7. A plea agreement may be both reasonable and necessary when it is designed to secure a legitimate and important prosecutorial interest.

8. To ensure that the trial court properly exercises its discretion in accepting or rejecting plea agreements, it is incumbent upon the prosecutor to inform the court of his reasons for proposing the plea agreement.

9. A trial court has the right to be informed not only of the terms of the agreement, but also of the circumstances surrounding the criminal episode which is covered by the plea bargain. Additionally, a court is entitled to secure all relevant information surrounding the background, prior criminal record, and the degree of criminal involvement of the defendant to assist it in determining whether to accept or reject the tendered plea bargain.

10. "Though the rule at common law is otherwise, the practice long followed in Virginia, before the separation, and since then in trial courts of this state has become crystalized into our law, and a nolle prosequi entered without the consent of the court will be unavailing to discharge the accused from prosecution." Syllabus Point 2, Denham v. Robinson, 72 W.Va. 243, 77 S.E. 970 (1913).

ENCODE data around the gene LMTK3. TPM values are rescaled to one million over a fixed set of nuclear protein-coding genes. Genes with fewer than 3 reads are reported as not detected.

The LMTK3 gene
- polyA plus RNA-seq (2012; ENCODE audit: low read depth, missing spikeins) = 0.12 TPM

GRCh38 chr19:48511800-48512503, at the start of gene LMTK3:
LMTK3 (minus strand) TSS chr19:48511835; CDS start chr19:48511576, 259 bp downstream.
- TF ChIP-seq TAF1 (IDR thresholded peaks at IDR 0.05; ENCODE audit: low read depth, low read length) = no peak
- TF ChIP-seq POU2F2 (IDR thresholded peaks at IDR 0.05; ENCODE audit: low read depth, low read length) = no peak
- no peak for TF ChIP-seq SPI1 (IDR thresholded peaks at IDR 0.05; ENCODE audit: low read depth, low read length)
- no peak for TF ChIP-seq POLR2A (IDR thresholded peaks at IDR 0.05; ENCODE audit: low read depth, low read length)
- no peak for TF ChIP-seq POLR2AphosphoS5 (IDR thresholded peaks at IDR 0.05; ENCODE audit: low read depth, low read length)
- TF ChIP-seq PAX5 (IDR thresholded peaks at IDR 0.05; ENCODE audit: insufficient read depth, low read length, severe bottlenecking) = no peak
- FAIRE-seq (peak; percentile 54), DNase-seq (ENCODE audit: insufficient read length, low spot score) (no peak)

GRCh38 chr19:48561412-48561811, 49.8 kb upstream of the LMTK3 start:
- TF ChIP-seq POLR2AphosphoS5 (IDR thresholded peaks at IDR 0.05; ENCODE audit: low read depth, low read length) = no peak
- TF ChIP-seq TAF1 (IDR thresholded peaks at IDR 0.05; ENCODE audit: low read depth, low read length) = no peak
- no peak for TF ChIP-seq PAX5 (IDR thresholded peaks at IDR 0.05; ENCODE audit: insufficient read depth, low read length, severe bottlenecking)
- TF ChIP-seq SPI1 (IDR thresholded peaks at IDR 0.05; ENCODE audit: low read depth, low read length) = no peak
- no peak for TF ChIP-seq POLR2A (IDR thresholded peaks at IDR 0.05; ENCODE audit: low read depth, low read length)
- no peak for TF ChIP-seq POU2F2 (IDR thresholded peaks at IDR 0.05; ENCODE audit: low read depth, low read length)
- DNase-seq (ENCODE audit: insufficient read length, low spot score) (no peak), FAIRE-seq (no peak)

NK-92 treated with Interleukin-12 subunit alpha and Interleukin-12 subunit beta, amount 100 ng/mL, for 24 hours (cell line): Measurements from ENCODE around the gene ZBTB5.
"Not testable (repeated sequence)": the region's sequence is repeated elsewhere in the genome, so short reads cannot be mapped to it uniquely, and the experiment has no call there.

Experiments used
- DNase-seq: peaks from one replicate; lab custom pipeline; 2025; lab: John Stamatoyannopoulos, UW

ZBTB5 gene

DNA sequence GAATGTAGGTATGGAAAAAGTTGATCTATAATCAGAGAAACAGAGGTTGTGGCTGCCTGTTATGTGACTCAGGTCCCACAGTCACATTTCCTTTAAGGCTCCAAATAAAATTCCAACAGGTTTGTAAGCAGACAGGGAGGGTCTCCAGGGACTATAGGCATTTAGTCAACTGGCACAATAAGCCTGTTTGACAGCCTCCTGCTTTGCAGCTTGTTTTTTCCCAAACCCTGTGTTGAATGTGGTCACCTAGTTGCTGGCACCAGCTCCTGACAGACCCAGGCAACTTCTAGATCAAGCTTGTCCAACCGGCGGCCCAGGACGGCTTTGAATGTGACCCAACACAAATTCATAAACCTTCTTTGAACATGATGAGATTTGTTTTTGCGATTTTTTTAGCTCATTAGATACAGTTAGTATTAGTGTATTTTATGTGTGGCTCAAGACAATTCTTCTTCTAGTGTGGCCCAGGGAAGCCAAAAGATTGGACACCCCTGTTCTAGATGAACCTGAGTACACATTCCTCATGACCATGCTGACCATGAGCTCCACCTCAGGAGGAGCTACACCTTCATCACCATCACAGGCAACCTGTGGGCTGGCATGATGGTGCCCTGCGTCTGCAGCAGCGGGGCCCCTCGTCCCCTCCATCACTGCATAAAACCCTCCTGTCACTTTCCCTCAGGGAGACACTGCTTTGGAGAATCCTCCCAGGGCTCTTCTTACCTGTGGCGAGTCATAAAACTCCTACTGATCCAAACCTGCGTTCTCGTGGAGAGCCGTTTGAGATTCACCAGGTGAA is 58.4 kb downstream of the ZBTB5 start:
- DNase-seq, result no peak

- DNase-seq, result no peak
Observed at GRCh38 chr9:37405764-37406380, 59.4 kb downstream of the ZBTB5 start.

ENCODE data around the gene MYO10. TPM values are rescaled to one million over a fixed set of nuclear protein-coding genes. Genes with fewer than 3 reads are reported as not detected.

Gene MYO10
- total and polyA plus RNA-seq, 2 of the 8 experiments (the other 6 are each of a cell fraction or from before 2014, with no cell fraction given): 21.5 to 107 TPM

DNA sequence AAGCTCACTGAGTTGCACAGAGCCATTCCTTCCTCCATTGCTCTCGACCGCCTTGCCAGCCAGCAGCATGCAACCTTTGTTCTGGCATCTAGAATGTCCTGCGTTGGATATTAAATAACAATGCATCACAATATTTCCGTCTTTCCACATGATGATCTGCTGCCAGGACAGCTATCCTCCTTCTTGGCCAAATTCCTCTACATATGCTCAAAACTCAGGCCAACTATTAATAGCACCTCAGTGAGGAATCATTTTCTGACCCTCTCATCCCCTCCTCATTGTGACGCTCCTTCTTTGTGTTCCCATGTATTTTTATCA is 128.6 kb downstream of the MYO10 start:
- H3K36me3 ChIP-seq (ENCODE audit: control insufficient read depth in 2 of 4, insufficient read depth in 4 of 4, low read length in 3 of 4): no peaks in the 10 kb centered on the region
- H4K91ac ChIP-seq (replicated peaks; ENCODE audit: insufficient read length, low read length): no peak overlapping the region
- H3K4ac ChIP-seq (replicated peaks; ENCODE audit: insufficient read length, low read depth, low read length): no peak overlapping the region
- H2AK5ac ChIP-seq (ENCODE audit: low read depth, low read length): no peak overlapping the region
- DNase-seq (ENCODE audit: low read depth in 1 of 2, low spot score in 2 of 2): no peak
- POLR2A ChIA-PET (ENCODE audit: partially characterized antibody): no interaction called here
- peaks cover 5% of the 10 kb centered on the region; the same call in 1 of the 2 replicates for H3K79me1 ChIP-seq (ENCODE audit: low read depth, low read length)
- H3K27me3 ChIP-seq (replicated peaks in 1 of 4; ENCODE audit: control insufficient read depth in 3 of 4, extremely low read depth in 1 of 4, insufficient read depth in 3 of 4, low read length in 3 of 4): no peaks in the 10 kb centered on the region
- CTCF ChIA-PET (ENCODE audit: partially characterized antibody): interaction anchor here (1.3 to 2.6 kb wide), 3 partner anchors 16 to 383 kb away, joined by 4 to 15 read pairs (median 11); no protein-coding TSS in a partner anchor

11. The requirement that a dismissal of criminal charges is ineffective without the consent of the court is incorporated into Rule 48(a) of the West Virginia Rules of Criminal Procedure, which basically follows Rule 48(a) of the Federal Rules of Criminal Procedure. There is ample federal and state authority for the proposition that under such rule, specific reasons must be given by the prosecutor for the dismissal so that the trial court judge can competently decide whether to consent to the dismissal.

12. Most courts hold that as a general rule, a trial court should not grant a motion to dismiss criminal charges unless the dismissal is consonant with the public interest in the fair administration of justice. This public interest standard is the same as the standard applied to the acceptance of plea agreements under Rule 11.